Deep End is a film driven by and dripping with discomfort, an effect that’s heightened by the 40-year interval between its original release and recent revamp by BFI’s Flipside imprint. The story of Mike, a London teenager working his first job as a public bath attendant, and his sexual obsession with his co-worker Susan, it is morally ambiguous in tone, pitched somewhere between psychosexual thriller and a dark coming-of-age comedy. In that sense it’s quite typical of the era in which it was made: particularly where working-class characters are concerned, the sexual liberation promised by the seismic cultural shifts of the 60s often translated in British film into an atmosphere of acute sexual tension, characterised by anxious promiscuity and voyeurism, casual misogyny played for comic value and a kind of nervous laughter that seems to signify fear more than pleasure. (The merriment generated by Rita Tushingham’s use of the word ‘rape!’ in Richard Lester’s 1965 The Knack… and How to Get It springs to mind, as does weirder fare like David Greene’s 1969 thriller I Start Counting, a claustrophobic murder story that doubles up as a slightly creepy study of suburban schoolgirl Jenny Agutter’s developing sexuality.)
But there is something more self-aware about Deep End. The uncomfortable mood is not just the by-product of its time and our latter-day perspective on it, but also, perhaps, of director Jerzy Skolimovski‘s own slightly distanced perspective on his subject. This might seem at first like a British film, but much of it is shot in Munich, and it’s a UK/German production by a Polish director whose previous credits included the script for Polanski’s sophisticated Knife in the Water. So, immediately, the setting doesn’t feel right; something is off-kilter - and I admit I wasted a good few minutes trying to work out ‘where’ in London the bath scenes were filmed, while knowing somehow they weren’t quite English-looking enough. Certain sequences, such as the film’s dénouement involving bin-bags full of snow and a lost diamond, have a touch of avant-garde European theatre about them, and the use of ‘Mother Sky’ by German band Can on the film’s soundtrack adds to the sense of displacement: instead of the lumpy late-60s grooves often flowed over party scenes of the time, we get Jaki Liebezeit’s metronomic drums and Damo Suzuki’s androgynous Japanese-English vocal. In addition, Skolimowski effects some neat shifts in perspective that feel very deliberate, initially inviting us to bond with his young lead (played with disarming fervour by John Moulder-Brown) and enjoy the initial friendship between him and Susan (an impressive, dispassionate Jane Asher) as they deal with the demands of their unappealing elders, in the form of sexually rapacious customers, Mike’s forlorn parents and the repulsive schoolteacher with whom Susan has an on-off affair. As Mike’s desires get more aggressive and delusional, and Susan attempts to move on and away from her mundane life via her proprietorial mod boyfriend, the viewer is left stranded in a quite nightmarish miasma of frustrated wants and needs, and can only dread the outcome.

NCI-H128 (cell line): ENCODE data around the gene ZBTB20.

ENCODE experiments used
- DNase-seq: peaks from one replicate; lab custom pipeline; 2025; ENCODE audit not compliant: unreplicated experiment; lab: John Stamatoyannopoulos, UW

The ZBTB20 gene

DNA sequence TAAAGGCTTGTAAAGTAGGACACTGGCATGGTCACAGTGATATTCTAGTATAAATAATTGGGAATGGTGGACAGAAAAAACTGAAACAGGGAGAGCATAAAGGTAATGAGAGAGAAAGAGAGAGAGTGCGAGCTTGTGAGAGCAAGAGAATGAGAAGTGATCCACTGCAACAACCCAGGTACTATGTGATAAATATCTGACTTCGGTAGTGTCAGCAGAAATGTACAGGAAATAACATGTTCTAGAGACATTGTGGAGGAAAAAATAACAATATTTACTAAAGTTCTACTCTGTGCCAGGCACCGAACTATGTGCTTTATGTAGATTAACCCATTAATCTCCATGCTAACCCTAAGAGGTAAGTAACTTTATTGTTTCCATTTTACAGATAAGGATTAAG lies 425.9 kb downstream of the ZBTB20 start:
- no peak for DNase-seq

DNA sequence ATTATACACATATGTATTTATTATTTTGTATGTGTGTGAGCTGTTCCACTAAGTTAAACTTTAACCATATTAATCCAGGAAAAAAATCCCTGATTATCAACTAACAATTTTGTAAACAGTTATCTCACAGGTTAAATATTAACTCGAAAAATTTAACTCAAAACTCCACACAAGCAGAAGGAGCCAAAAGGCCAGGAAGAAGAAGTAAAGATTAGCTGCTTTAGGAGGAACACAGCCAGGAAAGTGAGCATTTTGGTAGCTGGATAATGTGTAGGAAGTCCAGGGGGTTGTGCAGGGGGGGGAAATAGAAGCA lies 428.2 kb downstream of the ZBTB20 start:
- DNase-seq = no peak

Where Deep End really excels and discomfits - and this is one good reason to catch the cinema re-release - is when it homes in on the physicality of everyday life, the weirdness of existing in our bodies and environments. The camera pays forensic attention to both Mike and Susan’s bodies with an unusual equality - lingering as much over John Moulder-Brown’s skinny, downy adolescent limbs as Jane Asher’s slender body. Their natural, young beauty is sharply contrasted with the poverty of their surroundings and attitudes. Aside from the clammy coldness of the pool itself with its mouldy changing rooms and slippery sides and walls in need of repainting, Mike and Susan exist in a world of crap British weather, muddy grey snow, uncomfortable clothes, cheap shampoo and health education posters asking ‘What if a man could get pregnant?’ The brief exterior shots of London offer no escape, showing suburbs still ravaged by Second World War bomb damage, stuffy porno cinemas, overpriced clubs offering a sedated kind of fun, and a bland Soho where Mike meets a maternal prostitute with one leg in a plaster cast.
Of course, much of this is only apparent in retrospect - it’s almost half a century later and we are so used to cleaned-up, non-furtive depictions of bodies and sex and exercise, even when they’re supposed to be gritty and ‘real’, that the grubbiness of the 1960s and 70s comes as a shock. But even if something is the contemporary norm, it can still be commented upon, and Skolimowski’s choice of setting suggests that this is so. The pool itself is laden with meaning, even before you get to any Freudian water/sex interpretations. At the time, a public bath was not just a place to keep fit or have fun, as it is now: for poorer people in London, still living in pre-war housing, it was where you went to wash. (It was also one of the few places you’d actually see or be in proximity to other people’s almost-naked bodies.) Wryly bleak, Deep End suggests that not only are we in over our heads, but we will never quite get clean either.